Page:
All my life I have buried my feelings. It’s proven itself true again and again that I can be exceptionally content when I engage this accomplished skill of hiding that something is bothering me, persevering under serious challenges, or denying the existence of the challenges altogether, i.e. avoidance. Most of the reason for this defense mechanism is that I hate drawing attention to myself; especially attention that appears to be drawn from weakness. Which makes me about the worst candidate for a progressive disease, since it seems as the years go on, drawing attention to myself comes with the territory. It’s a process. God is teaching me to be okay with my weaknesses, however, I am still learning how to manage this publicly; in other words, I care a little too much what people think and how they view me. I still, after all, am a fairly young, active person. (Can I still call myself young at nearly 40?) I don’t look sick, and therefore I try really hard not to act sick. On the days I can’t fake it in public, the questions overwhelm me and make me insecure about myself. Additionally, I have dreams and desires of a youngish person, and I must profess, I do not know how to decipher between the two realities: weak, yet not anywhere near ready to submit to the weakness. This can be very isolating, as the fears associated with my various weaknesses, cause me to want to say “no” more than I probably should, but also “yes” more than I should. Unfortunately, in my experience, my body only allows me to use my defense mechanisms for so long before I break and it overflows from deep within me in the form of unplanned, unwanted tears. It’s like my emotional capacity fills to the brim and has no choice but to start leaking. When this happens in front of others, I kind of want to punch myself in the face.
I had a very busy weekend and possibly my threshold for tolerating tough-stuff was a bit lower. (Denial – CHECK.) Additionally, some relational stuff has kicked me in the butt the last forty-eight hours. I decided under the circumstances to go to church by myself, as my family is a bit all over the place at the moment, and needing too much pushing from a mom who barely had the strength to push herself this Sunday morning, which is an extremely rare event for me. I’ll inform you now that I ”forgot” my cane in my car and you can imagine where this is going. (I’ve actually never “remembered” to take it out of the car unless I’m by myself, in a town other than the town I live in. Avoidance – CHECK.) Service was great, and sitting is my favorite, but then they announce communion. Okay, never before have I actually strongly considered leaving before communion like I did today. In our church, communion is like a procession where we all end up at the altar to dip the bread in the wine. This never bothered me until I started having leg weakness, which then I alleviated by linking arms with the nearest family member – except today I had no family members. Figuring that planning my escape route during communion may not be the right choice, I might have become overly optimistic about my predicament, and I pressed forward. All was mostly fine along the way because there are walls, and pews I can touch and/or stabilize myself with. Until I reached the end, where to anyone else just looks like a small amount of open space where the pastors are giving communion, but to me this is like walking on a tightrope because there is nothing to brace myself with, even ever so slightly. And have I mentioned when I get nervous my leg weakness is severely amplified? Long story short, I got through it, much more wobbly than I’d like to admit, and I thank God I do not have eyes in places that would allow me to see what I looked like to others. I immediately went to my seat, attempting to be invisible and purposely trying not to think about what just happened, because the tears began to well up inside, and I knew given the opportunity, the Niagara Falls of my emotions were at my doorstep. Maybe everyone else was too self-focused or God-focused to notice the last twenty seconds of my attempt to reach my seat? I mean that is the idea of communion right? Internally, I instantly regretted coming to church alone, and shamefully I’ll admit I was mad at my family for allowing me to do so, as ridiculous as that probably sounds. Yet, independent by nature, I counter that thought with I never want to be that dependent on anyone. As I prepared to sneak out before the final song, fearing someone would talk to me and I wouldn’t be able to contain my emotions, a friend of ours suddenly approached me. I honestly played it off as long as I could, but then another, and then another, and I’m not even kidding, there were five or six people surrounding me, and it only took one question, how are you doing? Which I knew meant, I saw you struggling, how much has this disease changed you since the five years we’ve really spoken? And I couldn’t contain it any longer, and the tears started to leak out. One drop at a time I let others see the pieces of my grief I just can’t get a handle on. I hate this disease. I hate that the story I just heard from the pastor about healing I can’t believe for myself. I hate that I have to even think about where and how to take a step like I’m a puppeteer. I hate that I can’t be stronger. I hate that I’m so sensitive. I hate that I can’t get myself to embrace this part of the community of the church, and instead I hate that they know as much as they know right now and I hate that I couldn’t keep it from showing. I hate that I live in a body that seems to be completely disconnected from my thoughts, because my thoughts are simple: walk like everyone else, walk like you used to. But the truth is I don’t even recognize this body that won’t do the tiny simple tasks I ask it to do, and I’m beginning to think this body doesn’t recognize me either since it’s chosen to attack itself.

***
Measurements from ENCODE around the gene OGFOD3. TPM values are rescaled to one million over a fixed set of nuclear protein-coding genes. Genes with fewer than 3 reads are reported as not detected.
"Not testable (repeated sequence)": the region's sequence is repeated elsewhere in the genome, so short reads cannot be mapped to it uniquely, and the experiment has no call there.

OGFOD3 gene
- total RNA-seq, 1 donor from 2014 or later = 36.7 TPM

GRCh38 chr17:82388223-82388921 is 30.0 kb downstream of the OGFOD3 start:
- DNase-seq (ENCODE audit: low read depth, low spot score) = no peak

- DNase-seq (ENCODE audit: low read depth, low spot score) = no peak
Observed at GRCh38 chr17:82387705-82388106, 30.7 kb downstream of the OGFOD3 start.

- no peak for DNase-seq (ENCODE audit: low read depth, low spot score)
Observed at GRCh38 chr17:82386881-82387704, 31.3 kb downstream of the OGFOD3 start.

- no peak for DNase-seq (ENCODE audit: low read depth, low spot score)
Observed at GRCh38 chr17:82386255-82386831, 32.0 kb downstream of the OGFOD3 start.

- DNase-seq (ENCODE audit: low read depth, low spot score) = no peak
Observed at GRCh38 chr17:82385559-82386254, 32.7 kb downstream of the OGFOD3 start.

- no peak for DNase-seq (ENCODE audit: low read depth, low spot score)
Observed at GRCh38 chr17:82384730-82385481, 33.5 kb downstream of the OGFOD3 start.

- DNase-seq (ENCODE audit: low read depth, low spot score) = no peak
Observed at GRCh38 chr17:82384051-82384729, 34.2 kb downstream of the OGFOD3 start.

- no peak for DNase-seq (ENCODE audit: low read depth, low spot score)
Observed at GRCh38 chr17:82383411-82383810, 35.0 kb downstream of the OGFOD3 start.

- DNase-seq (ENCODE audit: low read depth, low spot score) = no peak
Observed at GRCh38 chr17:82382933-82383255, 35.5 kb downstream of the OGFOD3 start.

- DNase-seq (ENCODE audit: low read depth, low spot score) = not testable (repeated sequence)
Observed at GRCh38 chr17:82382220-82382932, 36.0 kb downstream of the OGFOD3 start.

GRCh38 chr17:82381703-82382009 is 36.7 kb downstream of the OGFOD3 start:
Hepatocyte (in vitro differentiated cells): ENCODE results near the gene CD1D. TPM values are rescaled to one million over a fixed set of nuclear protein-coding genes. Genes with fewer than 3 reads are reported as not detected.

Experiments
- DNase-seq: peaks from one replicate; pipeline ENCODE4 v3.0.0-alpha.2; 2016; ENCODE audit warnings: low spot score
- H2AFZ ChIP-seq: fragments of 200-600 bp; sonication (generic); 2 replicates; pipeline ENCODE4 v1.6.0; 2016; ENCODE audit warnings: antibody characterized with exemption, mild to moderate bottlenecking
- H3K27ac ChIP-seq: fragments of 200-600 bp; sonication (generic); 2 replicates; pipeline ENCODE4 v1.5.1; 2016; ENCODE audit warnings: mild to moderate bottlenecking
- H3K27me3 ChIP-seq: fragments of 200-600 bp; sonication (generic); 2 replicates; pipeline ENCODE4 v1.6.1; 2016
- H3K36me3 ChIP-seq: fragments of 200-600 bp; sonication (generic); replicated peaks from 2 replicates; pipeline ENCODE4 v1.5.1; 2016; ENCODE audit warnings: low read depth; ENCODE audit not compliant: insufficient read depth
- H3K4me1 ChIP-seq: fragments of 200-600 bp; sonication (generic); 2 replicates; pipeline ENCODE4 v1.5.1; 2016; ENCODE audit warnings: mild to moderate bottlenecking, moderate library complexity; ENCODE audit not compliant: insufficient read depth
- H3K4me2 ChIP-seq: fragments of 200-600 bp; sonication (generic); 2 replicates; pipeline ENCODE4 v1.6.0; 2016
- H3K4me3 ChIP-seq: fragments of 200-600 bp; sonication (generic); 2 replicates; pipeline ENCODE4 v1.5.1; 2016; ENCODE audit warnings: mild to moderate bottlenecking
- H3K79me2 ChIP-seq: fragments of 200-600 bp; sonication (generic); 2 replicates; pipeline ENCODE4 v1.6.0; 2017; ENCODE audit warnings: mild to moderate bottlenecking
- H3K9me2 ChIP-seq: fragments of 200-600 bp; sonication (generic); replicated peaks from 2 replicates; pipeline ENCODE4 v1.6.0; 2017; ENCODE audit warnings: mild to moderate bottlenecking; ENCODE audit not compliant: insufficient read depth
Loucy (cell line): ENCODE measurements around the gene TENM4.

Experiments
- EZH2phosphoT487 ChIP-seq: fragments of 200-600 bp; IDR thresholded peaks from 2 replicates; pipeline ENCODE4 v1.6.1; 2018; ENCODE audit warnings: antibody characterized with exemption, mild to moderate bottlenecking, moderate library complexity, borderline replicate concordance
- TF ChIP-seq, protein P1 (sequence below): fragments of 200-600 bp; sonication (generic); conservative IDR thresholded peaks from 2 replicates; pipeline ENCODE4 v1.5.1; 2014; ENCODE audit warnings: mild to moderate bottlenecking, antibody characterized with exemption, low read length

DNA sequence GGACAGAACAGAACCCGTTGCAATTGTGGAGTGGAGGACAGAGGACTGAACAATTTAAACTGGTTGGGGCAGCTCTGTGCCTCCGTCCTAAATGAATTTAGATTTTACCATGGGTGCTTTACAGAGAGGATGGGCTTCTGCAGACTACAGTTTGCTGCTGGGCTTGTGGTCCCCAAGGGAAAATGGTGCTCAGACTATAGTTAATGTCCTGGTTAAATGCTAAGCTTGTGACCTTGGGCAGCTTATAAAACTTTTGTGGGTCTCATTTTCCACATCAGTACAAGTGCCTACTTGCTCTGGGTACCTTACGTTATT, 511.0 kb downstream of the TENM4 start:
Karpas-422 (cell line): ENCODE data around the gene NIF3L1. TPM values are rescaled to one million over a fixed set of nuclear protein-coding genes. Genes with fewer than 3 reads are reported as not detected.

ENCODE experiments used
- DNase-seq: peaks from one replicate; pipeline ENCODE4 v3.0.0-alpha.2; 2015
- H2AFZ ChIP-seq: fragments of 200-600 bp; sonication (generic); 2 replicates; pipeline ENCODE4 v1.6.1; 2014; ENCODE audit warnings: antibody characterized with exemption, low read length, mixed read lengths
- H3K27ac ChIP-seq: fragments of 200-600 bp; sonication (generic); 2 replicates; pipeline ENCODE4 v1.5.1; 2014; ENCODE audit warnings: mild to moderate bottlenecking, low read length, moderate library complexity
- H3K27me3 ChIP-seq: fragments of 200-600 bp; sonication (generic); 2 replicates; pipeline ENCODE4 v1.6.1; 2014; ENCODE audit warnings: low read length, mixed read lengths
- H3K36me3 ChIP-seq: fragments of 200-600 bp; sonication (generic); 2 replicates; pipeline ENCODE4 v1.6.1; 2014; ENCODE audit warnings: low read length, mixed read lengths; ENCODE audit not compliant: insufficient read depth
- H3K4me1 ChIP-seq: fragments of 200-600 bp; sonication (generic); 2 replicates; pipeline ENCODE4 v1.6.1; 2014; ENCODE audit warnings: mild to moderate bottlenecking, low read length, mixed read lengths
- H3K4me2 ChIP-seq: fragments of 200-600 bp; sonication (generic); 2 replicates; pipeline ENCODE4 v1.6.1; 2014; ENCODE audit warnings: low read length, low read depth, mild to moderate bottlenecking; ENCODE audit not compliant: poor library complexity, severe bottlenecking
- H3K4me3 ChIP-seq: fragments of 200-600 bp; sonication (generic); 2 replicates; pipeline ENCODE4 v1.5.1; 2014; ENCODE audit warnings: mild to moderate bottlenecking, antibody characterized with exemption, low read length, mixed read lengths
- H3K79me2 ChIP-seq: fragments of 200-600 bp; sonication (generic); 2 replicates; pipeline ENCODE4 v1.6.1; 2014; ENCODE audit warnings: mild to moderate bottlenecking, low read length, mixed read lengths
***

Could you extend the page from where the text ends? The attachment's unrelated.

I mentioned this wasn’t just about this moment, it’s a lot of moments over the last couple of days or more combined that caused me to overflow in this way today. When I have these weak times, they are in a way reality checks. The armor I’ve built of denial and avoidance is not sufficient. This disease is in control and I am not and the reality of this truth crushes me at times, for a time.
When I finally was able to leave church, I drove to an empty parking lot and cried in my car as my mind flooded with the truth of my situation and everything my brain tries to deny. Today was just a piece to the puzzle that is my existence. The longer I live I find there are so many pieces that don’t fit. Some of them almost fit, they resemble the shape and their colors match, but clearly they are being forced. But, maybe I can force them to fit this time, press them firmly in place, but certainly they aren’t a natural fit. No wonder they collapse and fail.
It’s a new day, I’ve mostly come out of this negative mindset, but the pieces of my truth are out there, and I must find a way to acknowledge them, accept them, and move on. Persevere under serious challenges – CHECK.